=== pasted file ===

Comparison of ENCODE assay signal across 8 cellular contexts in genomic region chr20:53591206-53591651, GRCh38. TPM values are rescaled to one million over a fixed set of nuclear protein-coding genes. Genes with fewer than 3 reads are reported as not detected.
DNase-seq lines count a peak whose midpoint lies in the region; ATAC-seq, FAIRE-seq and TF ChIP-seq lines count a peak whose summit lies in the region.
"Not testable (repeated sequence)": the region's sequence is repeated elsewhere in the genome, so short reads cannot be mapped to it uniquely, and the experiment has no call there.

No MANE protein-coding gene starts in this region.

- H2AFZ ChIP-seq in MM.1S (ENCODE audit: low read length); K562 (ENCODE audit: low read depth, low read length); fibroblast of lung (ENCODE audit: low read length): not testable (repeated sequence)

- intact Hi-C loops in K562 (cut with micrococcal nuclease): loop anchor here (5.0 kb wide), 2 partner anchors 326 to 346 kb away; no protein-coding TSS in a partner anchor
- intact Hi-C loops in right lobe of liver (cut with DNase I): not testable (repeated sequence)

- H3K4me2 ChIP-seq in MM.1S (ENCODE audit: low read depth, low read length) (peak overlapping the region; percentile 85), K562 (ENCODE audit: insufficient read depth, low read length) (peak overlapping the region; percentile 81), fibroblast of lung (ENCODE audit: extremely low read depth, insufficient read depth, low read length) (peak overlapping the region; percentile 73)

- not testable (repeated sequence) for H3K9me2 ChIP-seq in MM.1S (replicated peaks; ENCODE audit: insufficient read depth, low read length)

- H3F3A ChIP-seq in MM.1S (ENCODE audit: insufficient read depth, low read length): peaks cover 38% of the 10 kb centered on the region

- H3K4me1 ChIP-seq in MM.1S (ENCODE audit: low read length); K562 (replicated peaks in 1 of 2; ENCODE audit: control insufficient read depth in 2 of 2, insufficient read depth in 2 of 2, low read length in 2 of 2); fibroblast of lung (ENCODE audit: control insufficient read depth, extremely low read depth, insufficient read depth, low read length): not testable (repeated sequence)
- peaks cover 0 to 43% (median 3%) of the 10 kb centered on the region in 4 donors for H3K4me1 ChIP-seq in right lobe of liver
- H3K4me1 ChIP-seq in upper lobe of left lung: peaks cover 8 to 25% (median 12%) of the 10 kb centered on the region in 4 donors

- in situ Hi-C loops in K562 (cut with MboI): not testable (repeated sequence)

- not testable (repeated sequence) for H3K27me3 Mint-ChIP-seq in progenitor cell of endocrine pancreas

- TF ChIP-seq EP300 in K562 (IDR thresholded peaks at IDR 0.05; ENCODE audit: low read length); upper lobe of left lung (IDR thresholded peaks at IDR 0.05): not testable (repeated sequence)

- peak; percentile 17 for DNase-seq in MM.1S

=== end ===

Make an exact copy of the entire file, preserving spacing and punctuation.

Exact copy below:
Comparison of ENCODE assay signal across 8 cellular contexts in genomic region chr20:53591206-53591651, GRCh38. TPM values are rescaled to one million over a fixed set of nuclear protein-coding genes. Genes with fewer than 3 reads are reported as not detected.
DNase-seq lines count a peak whose midpoint lies in the region; ATAC-seq, FAIRE-seq and TF ChIP-seq lines count a peak whose summit lies in the region.
"Not testable (repeated sequence)": the region's sequence is repeated elsewhere in the genome, so short reads cannot be mapped to it uniquely, and the experiment has no call there.

No MANE protein-coding gene starts in this region.

- H2AFZ ChIP-seq in MM.1S (ENCODE audit: low read length); K562 (ENCODE audit: low read depth, low read length); fibroblast of lung (ENCODE audit: low read length): not testable (repeated sequence)

- intact Hi-C loops in K562 (cut with micrococcal nuclease): loop anchor here (5.0 kb wide), 2 partner anchors 326 to 346 kb away; no protein-coding TSS in a partner anchor
- intact Hi-C loops in right lobe of liver (cut with DNase I): not testable (repeated sequence)

- H3K4me2 ChIP-seq in MM.1S (ENCODE audit: low read depth, low read length) (peak overlapping the region; percentile 85), K562 (ENCODE audit: insufficient read depth, low read length) (peak overlapping the region; percentile 81), fibroblast of lung (ENCODE audit: extremely low read depth, insufficient read depth, low read length) (peak overlapping the region; percentile 73)

- not testable (repeated sequence) for H3K9me2 ChIP-seq in MM.1S (replicated peaks; ENCODE audit: insufficient read depth, low read length)

- H3F3A ChIP-seq in MM.1S (ENCODE audit: insufficient read depth, low read length): peaks cover 38% of the 10 kb centered on the region

- H3K4me1 ChIP-seq in MM.1S (ENCODE audit: low read length); K562 (replicated peaks in 1 of 2; ENCODE audit: control insufficient read depth in 2 of 2, insufficient read depth in 2 of 2, low read length in 2 of 2); fibroblast of lung (ENCODE audit: control insufficient read depth, extremely low read depth, insufficient read depth, low read length): not testable (repeated sequence)
- peaks cover 0 to 43% (median 3%) of the 10 kb centered on the region in 4 donors for H3K4me1 ChIP-seq in right lobe of liver
- H3K4me1 ChIP-seq in upper lobe of left lung: peaks cover 8 to 25% (median 12%) of the 10 kb centered on the region in 4 donors

- in situ Hi-C loops in K562 (cut with MboI): not testable (repeated sequence)

- not testable (repeated sequence) for H3K27me3 Mint-ChIP-seq in progenitor cell of endocrine pancreas

- TF ChIP-seq EP300 in K562 (IDR thresholded peaks at IDR 0.05; ENCODE audit: low read length); upper lobe of left lung (IDR thresholded peaks at IDR 0.05): not testable (repeated sequence)

- peak; percentile 17 for DNase-seq in MM.1S